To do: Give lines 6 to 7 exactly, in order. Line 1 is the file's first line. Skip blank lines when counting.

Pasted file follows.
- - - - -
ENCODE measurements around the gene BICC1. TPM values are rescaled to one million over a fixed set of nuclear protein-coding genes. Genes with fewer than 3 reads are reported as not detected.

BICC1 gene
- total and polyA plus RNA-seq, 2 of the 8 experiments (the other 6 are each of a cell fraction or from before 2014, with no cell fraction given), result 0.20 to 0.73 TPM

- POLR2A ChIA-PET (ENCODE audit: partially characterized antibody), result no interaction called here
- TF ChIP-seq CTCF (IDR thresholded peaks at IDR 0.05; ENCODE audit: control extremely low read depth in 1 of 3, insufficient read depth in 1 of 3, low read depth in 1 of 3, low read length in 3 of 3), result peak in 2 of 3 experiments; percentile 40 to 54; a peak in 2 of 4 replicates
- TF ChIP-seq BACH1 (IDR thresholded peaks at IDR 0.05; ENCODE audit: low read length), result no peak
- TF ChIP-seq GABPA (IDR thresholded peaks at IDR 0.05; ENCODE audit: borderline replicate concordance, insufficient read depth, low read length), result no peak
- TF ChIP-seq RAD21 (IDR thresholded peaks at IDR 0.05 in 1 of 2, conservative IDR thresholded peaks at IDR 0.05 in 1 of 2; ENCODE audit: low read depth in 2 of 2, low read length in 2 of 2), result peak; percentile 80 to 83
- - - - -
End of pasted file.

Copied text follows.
- TF ChIP-seq BACH1 (IDR thresholded peaks at IDR 0.05; ENCODE audit: low read length), result no peak
- TF ChIP-seq GABPA (IDR thresholded peaks at IDR 0.05; ENCODE audit: borderline replicate concordance, insufficient read depth, low read length), result no peak